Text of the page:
Transcript for Soyuz Rocket Failure
I'm David Curley in Washington it was just last Thursday we watch this Soyuz launch would look good at the beginning but when there was separation from the first state to the second stage. You know the astronaut and cosmonaut had looked fine or earlier once that separation happened. Watch what happened the impact. Of the flight being aborted the actual capsule being rocketed away from a failing second stage what was that like. Colonel Nikkei gives the astronaut who was on board we had a chance to talk to a astronaut colonel nick Haig who had quite the amazing ride joins us from Houston thank you sir for joining us you look no worse for the Wear. Yeah I'm actually feeling great. All things considered walked away landscape and I am extremely thankful for that well there was dramatic pictures on this story of what actually happened to you were in your cosmonaut partner in the so it is we got a sense from NASA base said. You saw the light but did you feel something that was wrong it's separation from not. First stage the second stage what was your first indication. The automated response from the bill rescue system bit that takes us away from the rocket is so fast that our first. That was our indication that something was not quite right and in in the middle of all of that we have the alarm and and the light that's flashing inside the capsule saying it we've had an emergency with a rocket or booster failure. It it's at that point you know as I'm trying to trying to maintain. Visual on that and were being tossed around a little bit in our straps. That blurry vision of seeing a light where it's at booster failure. That was the point grad I have realized hey we're not gonna make it to orbit today what when will we see those pictures inside the capsule. What were we actually seeing happening to you and are calling. The first frame or two before the feed cuts from the capsule of us being shaken side to side. Unity continued for a little while after that before it settled out and then it was kind of slow coasting ride to the top of our ballistic trajectory. And the other thing that you don't necessarily see in the air that geez that you feel as your being. Accelerated away from the booster. It's a fairly high G load but it's of a fairly brief period of time. It I think though lot of folks and realize that that's you actually getting clear of the malfunctioning booster. Yeah you know that's the response time for that system. It is unbelievably fast as soon as it senses anything wrong with the booster it's trying to get us out of there as quick as possible and you know that's that's the system that saved our lives and you know Lex and I are standing because of that so I've got to send out a you know a huge thank. Thanks to the people that work on that system let's talk about this we see your violent abort escape from the booster. You're only half way to space so you continue to move to a certain point then gravity comes in and we called it they call you call it a ballistic reentry. What happened when you reached that apex and you start falling back to earth there were a couple things that happened at the top. I got to experience a few seconds of weightlessness and I was able to watch a few things float around in the end the capsule. Were floating around. I was also able to look out the window. You know and looking down at the curvature of the earth and out into the blackness of space and and realizing I got close. But it wasn't going to be this time. Everyone thinks of ballistic return but the parachutes. Deployed and it said lending like any other Soyuz capsule absolutely. The the idea the ballistic return is just it's. Everything to get you to the point where the chutes are gonna open and so ballistic just means there were coming down on a fairly steep trajectory. And so the G loads that we're going to experience are going to be higher than you normally would. Ours were just about seven g.s. On a normal reentry you might have five G so we weren't that much. Higher in terms of the G load that we had to experience than than a normal reentry. It's so in those regards based on where the emergency occurred we we were pretty lucky but you're disappointed I'm not speaking to you in space. It absolutely. You spend. I've been here at NASA five years I've been spent two years dedicated to. Training for the mission on orbit I was supposed to be. Doing a space walk two days from now all of those things are things that I was very much looking forward to duke. But you know. Like there's an always give your vote when and how it turns out so. I can tell you that I feel great now and that when NASA wants me to fly am ready to go colonel Nikkei able to speak to you again on earth and hopefully one day in space thanks for joining us and sharing this story. Astronaut Nick Cave was actually supposed to be on a space fought this week so he is back in Houston now. And in essence that the back of the line he's waiting for NASA did film when he might fly again. I'm David Curley in Washington.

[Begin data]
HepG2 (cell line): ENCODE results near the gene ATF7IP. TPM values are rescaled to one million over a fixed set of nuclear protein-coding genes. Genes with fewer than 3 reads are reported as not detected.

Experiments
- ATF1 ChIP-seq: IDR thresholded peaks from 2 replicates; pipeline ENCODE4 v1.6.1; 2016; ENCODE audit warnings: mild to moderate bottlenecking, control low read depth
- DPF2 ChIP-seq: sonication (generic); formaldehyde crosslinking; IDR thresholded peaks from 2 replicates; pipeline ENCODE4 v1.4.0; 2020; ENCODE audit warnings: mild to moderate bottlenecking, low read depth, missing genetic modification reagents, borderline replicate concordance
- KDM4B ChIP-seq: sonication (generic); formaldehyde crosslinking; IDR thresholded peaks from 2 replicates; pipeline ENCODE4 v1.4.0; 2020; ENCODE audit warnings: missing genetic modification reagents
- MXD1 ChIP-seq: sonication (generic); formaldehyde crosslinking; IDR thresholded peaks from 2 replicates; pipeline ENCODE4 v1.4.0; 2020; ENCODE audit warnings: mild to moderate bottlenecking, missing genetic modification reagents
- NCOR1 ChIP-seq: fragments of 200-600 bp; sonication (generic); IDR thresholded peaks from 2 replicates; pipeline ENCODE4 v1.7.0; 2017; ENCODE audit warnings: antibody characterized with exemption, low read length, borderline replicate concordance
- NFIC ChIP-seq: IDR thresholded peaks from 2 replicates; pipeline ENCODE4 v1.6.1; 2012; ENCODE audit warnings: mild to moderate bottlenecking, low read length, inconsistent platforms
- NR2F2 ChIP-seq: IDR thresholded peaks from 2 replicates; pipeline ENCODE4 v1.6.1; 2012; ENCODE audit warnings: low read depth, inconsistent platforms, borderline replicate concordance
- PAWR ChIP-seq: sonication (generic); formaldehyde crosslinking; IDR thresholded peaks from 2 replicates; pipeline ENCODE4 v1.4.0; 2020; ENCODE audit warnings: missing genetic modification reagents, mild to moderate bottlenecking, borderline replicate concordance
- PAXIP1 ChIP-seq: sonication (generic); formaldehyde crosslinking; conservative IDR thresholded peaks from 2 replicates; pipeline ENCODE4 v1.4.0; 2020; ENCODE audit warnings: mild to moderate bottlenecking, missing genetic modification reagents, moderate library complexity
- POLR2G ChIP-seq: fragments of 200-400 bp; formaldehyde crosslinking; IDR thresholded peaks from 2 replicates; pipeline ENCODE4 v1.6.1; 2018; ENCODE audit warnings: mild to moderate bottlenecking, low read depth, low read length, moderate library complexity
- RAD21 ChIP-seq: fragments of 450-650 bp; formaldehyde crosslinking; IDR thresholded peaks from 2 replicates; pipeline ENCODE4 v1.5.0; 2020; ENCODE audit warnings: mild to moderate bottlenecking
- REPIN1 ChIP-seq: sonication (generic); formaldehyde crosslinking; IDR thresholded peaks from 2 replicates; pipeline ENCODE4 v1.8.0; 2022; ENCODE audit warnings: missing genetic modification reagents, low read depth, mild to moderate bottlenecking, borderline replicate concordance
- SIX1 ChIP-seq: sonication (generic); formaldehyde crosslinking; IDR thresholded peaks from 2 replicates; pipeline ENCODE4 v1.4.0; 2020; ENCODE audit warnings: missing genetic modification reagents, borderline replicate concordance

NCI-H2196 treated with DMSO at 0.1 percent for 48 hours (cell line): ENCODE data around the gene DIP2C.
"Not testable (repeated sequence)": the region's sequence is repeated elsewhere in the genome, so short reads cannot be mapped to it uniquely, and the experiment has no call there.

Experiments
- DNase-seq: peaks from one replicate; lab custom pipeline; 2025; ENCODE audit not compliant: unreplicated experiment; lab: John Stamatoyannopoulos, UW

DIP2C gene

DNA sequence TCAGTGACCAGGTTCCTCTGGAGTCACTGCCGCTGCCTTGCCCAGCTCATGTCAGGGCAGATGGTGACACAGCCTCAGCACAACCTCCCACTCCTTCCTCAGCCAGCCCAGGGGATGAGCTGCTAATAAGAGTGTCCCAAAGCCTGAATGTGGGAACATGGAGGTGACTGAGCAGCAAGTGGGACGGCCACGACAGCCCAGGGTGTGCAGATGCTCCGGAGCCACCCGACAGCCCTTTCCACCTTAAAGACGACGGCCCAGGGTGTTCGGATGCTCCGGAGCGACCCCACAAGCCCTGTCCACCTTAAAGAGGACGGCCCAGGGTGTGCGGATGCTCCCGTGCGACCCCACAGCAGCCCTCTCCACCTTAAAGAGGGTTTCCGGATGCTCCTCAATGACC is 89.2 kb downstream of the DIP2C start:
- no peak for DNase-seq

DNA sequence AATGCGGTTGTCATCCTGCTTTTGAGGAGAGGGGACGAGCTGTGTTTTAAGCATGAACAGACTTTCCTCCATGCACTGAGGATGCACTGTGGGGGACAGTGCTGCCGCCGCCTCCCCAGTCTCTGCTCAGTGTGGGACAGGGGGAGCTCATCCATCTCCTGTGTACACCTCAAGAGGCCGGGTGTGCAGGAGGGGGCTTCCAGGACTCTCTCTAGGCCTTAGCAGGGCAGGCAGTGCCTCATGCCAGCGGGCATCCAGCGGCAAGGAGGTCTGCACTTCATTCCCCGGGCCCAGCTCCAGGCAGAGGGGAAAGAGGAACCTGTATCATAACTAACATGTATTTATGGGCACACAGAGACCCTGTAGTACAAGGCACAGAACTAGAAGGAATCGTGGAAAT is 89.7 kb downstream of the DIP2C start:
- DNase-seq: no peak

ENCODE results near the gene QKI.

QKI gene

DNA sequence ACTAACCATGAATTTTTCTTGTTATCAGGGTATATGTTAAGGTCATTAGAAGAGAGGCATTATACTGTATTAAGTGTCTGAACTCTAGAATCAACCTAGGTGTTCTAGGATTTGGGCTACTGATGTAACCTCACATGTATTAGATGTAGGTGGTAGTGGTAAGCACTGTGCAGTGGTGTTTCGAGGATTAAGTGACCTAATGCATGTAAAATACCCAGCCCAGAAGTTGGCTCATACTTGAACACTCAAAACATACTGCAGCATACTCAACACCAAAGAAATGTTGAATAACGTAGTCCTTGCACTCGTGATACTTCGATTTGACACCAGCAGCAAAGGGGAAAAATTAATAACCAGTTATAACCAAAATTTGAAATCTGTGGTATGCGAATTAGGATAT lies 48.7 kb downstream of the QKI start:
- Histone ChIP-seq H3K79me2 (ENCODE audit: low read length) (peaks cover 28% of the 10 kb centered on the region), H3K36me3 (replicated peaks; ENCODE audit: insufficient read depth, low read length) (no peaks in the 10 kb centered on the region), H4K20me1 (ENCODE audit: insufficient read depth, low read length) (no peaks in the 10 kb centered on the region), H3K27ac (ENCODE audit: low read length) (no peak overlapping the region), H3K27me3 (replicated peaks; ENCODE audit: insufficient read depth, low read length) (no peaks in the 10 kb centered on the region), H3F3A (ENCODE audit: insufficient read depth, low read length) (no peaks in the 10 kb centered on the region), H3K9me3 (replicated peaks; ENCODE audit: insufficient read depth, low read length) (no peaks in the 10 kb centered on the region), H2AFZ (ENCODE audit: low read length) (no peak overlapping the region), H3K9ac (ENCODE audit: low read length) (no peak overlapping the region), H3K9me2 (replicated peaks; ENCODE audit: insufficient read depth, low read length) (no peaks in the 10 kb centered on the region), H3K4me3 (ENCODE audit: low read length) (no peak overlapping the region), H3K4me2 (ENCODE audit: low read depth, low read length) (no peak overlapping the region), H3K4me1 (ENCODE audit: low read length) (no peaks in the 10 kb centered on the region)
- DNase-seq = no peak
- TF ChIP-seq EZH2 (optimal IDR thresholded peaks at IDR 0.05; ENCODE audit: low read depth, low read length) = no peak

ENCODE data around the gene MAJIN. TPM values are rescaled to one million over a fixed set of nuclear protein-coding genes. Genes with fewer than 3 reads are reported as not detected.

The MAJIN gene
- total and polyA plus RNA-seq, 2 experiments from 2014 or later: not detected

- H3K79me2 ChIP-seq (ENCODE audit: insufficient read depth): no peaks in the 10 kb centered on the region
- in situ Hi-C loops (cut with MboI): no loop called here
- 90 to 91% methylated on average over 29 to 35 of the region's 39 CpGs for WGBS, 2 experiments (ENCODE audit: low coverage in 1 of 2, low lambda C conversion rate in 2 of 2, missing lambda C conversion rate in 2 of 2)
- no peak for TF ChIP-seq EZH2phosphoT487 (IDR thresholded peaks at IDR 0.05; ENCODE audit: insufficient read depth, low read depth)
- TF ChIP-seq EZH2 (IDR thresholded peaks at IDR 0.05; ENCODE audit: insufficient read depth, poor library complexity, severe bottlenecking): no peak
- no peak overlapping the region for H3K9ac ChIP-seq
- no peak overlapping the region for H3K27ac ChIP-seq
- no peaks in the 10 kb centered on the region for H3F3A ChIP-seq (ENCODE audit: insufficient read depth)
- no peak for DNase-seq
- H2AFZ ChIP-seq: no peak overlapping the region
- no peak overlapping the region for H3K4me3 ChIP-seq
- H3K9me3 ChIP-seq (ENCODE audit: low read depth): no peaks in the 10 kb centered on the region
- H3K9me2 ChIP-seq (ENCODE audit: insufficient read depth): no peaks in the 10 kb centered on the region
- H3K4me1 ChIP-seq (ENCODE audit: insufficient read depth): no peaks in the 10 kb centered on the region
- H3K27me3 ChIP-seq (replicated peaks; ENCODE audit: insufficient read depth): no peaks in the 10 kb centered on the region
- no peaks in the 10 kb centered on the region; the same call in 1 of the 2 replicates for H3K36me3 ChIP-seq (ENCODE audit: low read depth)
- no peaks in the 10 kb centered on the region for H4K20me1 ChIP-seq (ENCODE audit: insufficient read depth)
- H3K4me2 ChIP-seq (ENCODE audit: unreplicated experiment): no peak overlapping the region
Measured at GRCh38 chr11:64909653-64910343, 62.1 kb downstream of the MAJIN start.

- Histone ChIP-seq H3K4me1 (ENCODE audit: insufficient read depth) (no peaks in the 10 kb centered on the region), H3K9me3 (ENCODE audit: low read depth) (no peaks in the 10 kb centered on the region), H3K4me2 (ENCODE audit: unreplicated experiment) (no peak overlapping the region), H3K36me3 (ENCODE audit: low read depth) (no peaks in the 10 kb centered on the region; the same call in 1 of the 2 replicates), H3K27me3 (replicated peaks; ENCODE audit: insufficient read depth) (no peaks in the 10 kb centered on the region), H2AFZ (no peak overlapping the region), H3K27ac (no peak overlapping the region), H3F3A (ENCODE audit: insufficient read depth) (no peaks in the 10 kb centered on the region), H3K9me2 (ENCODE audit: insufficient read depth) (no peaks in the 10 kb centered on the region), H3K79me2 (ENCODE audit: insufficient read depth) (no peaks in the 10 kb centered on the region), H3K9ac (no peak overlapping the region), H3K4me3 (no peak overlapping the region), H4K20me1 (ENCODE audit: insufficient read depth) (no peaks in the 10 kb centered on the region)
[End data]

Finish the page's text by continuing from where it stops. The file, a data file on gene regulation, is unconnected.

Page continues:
This transcript has been automatically generated and may not be 100% accurate.